On our walk we passed the bomb shelters that are installed throughout the grounds.

Hagorshim Kibbutz
Kibbutz bomb shelter

The Hula Valley sits in the shadow of the Golan Heights, and this area is a ready target for those who control the Heights. The Hula Valley was once a swamp that the Israelis drained with ditches and redirected the water to make the area blossom into an agricultural garden and a bird sanctuary. However, the farmers were fired upon so often from Syrians on the Golan Heights and so many were killed that there was a near uprising against working in the fields. Today the fields can be irrigated through remote electronic controls of the irrigators although today the Israelis control the vital Golan Heights.

Golan Heights
From Mt. Bentel (a dormant volcano) atop the Golan Heights.  Notice the short distances between the locations on the sign. Damascus, Syria and Amman, Jordan are closer than the Israeli Prime Minister's office!

We take our tour bus up into the Golan Heights, and as our bus climbs to the top of Mt. Bentel, we see how narrow the valley is with the hills on the other side clearly in view, how beautifully lush with growing produce, and how splendidly Israel has turned a swamp into the garden. We also see how a sniper with a high powered rifle can make quick work of murder.

Golan Heights  Hula Valley

Golan Heights  Hula Valley

Golan Heights  Hula Valley


As we leave the bus to see the views from the top of the Golan Heights, the path is lined with sculptures made from war’s debris. Eerie.

Golan Heights  sculpture

Golan Heights  sculpture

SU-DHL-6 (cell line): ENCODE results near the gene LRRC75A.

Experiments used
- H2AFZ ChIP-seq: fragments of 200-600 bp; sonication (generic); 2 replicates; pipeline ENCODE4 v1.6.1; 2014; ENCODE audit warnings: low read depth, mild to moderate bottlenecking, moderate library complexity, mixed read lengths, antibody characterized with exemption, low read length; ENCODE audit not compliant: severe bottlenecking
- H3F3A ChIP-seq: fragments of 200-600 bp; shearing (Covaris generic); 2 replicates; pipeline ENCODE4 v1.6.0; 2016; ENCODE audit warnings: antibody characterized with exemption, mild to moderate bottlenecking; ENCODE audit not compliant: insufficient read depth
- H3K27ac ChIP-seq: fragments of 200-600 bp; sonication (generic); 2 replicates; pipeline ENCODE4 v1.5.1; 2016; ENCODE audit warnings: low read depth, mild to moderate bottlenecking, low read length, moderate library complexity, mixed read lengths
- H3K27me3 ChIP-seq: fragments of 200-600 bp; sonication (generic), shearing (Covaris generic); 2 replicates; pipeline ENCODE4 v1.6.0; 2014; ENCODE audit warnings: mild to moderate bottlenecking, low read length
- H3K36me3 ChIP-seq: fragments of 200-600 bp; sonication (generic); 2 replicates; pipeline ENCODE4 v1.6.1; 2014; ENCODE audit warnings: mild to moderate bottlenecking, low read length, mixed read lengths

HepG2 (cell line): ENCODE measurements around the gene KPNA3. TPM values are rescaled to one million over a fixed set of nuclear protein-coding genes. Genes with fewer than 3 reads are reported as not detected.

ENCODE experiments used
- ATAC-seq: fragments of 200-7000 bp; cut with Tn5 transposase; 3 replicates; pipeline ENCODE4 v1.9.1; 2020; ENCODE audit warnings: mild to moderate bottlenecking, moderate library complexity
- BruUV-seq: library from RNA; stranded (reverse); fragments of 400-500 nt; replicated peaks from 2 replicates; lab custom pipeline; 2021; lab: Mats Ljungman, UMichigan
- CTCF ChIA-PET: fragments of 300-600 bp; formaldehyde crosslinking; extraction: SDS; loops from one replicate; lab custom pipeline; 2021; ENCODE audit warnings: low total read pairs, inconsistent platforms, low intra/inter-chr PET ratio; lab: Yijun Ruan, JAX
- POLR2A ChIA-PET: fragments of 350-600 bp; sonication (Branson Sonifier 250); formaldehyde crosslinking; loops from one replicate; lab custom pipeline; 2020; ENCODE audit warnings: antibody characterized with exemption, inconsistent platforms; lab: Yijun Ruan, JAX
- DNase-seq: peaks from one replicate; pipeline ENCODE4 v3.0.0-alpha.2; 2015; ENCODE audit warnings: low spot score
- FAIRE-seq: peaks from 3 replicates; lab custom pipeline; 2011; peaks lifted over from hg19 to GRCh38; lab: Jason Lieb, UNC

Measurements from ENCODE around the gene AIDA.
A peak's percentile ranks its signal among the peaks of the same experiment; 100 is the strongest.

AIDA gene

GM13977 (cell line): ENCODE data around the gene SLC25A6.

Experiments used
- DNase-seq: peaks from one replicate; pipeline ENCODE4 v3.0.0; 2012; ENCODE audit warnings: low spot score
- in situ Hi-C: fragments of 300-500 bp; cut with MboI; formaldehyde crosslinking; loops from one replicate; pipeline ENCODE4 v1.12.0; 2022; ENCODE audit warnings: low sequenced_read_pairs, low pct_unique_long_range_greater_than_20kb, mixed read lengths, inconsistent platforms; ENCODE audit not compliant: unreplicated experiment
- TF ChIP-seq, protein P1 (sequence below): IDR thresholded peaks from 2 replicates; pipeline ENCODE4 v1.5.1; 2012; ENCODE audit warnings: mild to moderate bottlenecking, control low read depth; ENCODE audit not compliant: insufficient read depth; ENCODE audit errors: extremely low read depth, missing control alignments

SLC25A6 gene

The top of the mountain overlooks the Israeli-Syrian border. The green fields of agriculture contrast with the brown across the border, but the road marking the border is clearly visible.

Golan Heights

New settlements are being built along the border on the Syrian side. It is a well-known tactic to hide offensive men and materiel among civilians to intimidate the Israelis from defending themselves for fear of inciting the world’s ire for harming civilians.

Golan Heights  Syria

It was in this valley that the biggest tank battle of the war took place with massive losses on both sides.

Golan Heights

Golan Heights

Golan Heights

In previous peace negotiations, our Secretary of State Henry Kissinger could not fathom why Prime Minister Golda Meir would not give up more of the Golan Heights. She eventually talked him into accompanying her here via helicopter where he could see the vulnerability of Israel from those Heights. He backed away from his position, and the Golan Heights remained in Israeli control. If you ever question Israel’s adamancy, take a trip and see how vital a position these hills are to the country’s safety.

Today one can visit the village of Katzrin re-established in 1977.  It is built on the site of the ancient Jewish Village of Katzrin in existence long before the Muslim conquest.  Although we do not visit, we can identify the village by its red rooves. 

Golan Heights Syria